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Language Awareness in Teacher Education

Cultural-Political and Social-Educational Perspectives


Edited By Stephan Breidbach, Daniela Elsner and Andrea Young

Teaching language and teaching with languages is what is called for in contemporary classrooms, be they language classrooms or otherwise. When the learners’ plurilingualism and societies’ multilingualism have social, cultural or political implications, becoming aware of language matters is a necessity both for non-specialist teachers and language teachers alike. This book thus presents a variety of research-based perspectives on the cultural-political and social-educational domains of language awareness. Context, both historical, socio-economic, political and cultural has an undeniable impact on language attitudes and awareness, and the variety of different contexts contained in this volume – the Basque County, Catalonia (Spain), England (UK), Finland, Germany, Hong Kong (China), Japan, Portugal, Scotland (UK), and Turkey – testifies to this. As each chapter outlines the specificities and the impact of context upon language policies, attitudes and beliefs, the authors in this book focus on language awareness as a multi-faceted concept fit to play a major role in the reform processes of teacher education in the 21 st century.


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PART II: Knowing one’s options – issues in critical language awareness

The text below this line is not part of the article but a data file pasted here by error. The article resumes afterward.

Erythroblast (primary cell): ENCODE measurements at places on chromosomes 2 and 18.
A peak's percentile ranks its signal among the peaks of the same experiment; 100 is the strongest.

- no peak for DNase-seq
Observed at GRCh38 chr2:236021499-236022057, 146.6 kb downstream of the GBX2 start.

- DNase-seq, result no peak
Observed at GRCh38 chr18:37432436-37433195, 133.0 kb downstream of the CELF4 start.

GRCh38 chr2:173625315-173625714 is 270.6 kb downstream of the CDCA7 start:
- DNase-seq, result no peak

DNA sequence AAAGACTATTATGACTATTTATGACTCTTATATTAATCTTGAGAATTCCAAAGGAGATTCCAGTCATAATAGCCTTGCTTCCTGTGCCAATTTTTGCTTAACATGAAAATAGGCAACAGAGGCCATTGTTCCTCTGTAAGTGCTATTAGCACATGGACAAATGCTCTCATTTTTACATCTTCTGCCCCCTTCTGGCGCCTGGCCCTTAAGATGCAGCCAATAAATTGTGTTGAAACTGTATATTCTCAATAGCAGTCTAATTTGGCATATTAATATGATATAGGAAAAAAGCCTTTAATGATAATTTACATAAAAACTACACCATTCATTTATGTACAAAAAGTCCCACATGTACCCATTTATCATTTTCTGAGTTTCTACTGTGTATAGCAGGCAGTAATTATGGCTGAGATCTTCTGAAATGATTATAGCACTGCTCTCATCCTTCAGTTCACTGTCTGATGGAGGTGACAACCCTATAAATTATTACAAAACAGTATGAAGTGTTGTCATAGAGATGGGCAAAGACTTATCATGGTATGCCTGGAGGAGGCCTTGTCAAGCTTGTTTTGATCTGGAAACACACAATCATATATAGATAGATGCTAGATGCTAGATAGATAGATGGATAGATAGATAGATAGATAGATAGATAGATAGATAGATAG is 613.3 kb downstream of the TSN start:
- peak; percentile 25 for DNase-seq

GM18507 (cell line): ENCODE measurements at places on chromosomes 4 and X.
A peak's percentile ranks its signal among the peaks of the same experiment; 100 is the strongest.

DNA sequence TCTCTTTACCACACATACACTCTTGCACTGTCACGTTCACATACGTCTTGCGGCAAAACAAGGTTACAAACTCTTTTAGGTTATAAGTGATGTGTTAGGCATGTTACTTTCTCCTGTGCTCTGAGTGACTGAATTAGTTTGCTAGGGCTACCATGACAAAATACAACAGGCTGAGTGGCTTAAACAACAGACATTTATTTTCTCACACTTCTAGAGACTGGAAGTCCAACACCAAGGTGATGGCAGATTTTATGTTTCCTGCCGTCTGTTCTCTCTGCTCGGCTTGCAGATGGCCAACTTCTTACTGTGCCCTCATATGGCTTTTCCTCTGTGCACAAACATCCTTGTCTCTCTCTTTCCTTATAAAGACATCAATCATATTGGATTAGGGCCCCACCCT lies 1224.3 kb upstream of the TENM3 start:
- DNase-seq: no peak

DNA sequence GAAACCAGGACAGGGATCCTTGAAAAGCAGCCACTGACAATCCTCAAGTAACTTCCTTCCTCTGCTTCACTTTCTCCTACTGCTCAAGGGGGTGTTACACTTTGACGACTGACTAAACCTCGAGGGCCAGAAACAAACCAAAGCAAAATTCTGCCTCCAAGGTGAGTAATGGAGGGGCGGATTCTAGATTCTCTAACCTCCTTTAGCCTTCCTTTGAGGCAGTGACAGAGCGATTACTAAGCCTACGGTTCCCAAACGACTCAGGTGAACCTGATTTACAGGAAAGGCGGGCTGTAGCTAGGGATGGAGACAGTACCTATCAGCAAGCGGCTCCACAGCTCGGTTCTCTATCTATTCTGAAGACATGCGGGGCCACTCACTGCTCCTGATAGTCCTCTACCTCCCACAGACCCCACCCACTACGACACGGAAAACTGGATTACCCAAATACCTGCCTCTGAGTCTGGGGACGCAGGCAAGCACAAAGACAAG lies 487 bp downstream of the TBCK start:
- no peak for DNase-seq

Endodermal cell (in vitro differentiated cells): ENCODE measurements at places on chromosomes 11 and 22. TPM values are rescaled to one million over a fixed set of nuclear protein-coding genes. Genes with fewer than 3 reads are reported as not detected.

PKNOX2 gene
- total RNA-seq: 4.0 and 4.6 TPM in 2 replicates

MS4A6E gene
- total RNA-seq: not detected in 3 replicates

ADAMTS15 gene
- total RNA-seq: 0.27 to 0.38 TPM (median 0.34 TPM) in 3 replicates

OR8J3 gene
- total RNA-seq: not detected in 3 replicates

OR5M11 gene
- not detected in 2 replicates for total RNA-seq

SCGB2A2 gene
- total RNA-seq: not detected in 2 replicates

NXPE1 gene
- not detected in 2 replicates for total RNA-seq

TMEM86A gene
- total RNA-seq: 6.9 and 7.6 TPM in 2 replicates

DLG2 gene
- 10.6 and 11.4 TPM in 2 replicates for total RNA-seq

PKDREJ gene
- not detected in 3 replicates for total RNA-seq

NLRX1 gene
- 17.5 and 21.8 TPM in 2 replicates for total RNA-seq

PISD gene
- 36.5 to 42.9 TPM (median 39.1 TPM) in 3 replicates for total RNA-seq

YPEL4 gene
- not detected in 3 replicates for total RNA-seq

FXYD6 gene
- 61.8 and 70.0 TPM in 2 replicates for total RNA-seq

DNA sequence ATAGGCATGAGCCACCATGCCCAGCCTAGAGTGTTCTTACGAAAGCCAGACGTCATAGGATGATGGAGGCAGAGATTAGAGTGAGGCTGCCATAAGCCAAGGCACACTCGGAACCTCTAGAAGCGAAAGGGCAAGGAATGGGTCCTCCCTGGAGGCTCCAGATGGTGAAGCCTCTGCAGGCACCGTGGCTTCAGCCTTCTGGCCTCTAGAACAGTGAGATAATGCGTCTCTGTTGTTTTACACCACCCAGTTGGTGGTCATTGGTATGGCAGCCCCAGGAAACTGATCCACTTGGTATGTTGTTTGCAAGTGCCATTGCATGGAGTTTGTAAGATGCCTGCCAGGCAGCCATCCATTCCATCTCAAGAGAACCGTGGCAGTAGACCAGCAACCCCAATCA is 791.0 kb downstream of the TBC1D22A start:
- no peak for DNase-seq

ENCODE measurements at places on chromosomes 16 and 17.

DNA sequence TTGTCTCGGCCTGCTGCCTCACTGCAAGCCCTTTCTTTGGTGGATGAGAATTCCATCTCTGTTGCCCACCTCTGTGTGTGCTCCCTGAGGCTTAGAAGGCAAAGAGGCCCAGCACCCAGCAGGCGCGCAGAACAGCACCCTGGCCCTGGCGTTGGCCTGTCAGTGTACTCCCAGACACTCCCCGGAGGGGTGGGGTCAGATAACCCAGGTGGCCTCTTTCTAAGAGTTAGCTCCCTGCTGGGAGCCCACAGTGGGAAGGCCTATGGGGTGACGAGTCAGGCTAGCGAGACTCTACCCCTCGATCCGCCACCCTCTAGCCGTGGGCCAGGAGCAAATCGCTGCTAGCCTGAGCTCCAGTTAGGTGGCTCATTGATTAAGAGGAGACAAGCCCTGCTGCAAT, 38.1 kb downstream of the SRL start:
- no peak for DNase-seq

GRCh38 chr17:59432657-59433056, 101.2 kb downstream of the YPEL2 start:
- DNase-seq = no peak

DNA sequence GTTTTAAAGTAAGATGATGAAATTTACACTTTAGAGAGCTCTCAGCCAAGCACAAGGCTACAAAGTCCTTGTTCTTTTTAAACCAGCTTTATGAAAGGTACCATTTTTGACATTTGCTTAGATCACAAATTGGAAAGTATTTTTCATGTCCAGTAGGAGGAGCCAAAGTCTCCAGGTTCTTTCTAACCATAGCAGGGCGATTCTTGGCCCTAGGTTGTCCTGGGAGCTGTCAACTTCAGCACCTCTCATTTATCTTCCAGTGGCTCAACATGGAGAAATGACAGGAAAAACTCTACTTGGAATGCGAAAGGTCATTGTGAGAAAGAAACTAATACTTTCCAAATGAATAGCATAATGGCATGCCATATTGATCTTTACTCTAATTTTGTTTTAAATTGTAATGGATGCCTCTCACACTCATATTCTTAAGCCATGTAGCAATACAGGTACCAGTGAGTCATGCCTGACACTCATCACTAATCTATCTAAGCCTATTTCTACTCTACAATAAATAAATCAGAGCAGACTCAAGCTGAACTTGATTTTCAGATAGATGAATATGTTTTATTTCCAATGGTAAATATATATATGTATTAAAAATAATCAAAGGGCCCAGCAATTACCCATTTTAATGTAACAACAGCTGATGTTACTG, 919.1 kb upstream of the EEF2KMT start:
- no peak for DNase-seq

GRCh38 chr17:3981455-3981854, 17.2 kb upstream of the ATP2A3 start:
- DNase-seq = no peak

PART II Knowing one’s options – issues in critical language awareness Teaching for “strong voices”: reconstructing the reflexive dimension in communicative language teaching Stephan Breidbach This chapter explores the link between communicative language teaching and a critical, reflexive dimension in foreign language education. In becoming the ideological mainstream in foreign language teaching, communicative language teaching has lost its original impetus for social and political emancipation of the language learners. This sociopolitical dimension needs to be reconstructed within the notion of communicative competence as the underlying concept of communicative language teaching. This is especially important as the current discursive frame of language teaching is set towards outcome standards and testability, leaving only marginal space to address concepts of learner emancipation, learner participation and learner identity – in short: the develop ment of the learners’ “strong voices.” 1 Introduction To teach language well requires an awareness of what it does, an awareness that it is more than words or sentences that are either right or wrong. It also requires a genuine effort to teach language across the curriculum, that is, to agree on a common language philosophy in the school, a common commitment to assist learners in finding a personal, strong, effective voice to speak in. These are difficult tasks. (van Lier/Corson 1997a: xii, original emphasis) Developing learners’ voices to become strong and effective, van Lier and Corson argue, takes a holistic, crosscurricular approach to language teaching. It also takes a view of language education that is more than teaching learners to...

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